Human orientation and spatial cognition partlydepends on our ability to remember sets ofvisual landmarks and imagine their relationshipto us from a different viewpoint. We normallymake large body rotations only about a singleaxis which is aligned with gravity. However,astronauts who try to recognize environmentsrotated in 3 dimensions report that theirterrestrial ability to imagine the relativeorientation of remembered landmarks does noteasily generalize. The ability of humansubjects to learn to mentally rotate a simplearray of six objects around them was studied in1-G laboratory experiments. Subjects weretested in a cubic chamber (n = 73) and aequivalent virtual environment (n = 24),analogous to the interior of a space stationnode module. A picture of an object waspresented at the center of each wall. Subjectshad to memorize the spatial relationships amongthe six objects and learn to predict thedirection to a specific object if their bodywere in a specified 3D orientation. Percentcorrect learning curves and response times weremeasured. Most subjects achieved high accuracyfrom a given viewpoint within 20 trials,regardless of roll orientation, and learned asecond view direction with equal or greaterease. Performance of the subject group thatused a head mounted display/head tracker wasqualitatively similar to that of the secondgroup tested in a physical node simulator. Body position with respect to gravity had asignificant but minor effect on performance ofeach group, suggesting that results may alsoapply to weightless situations. A correlationwas found between task performance measures andconventional paper-and-pencil tests of fieldindependence and 2&3 dimensional figurerotation ability.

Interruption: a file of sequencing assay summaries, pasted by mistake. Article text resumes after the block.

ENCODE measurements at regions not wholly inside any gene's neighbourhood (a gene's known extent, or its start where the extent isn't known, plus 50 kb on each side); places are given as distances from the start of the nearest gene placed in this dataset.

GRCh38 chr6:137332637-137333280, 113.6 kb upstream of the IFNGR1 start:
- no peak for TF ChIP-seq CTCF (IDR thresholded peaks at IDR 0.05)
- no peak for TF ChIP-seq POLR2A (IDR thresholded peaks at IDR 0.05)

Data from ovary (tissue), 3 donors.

Spatial Cognition and Computation – Springer Journals
Published: Oct 16, 2004
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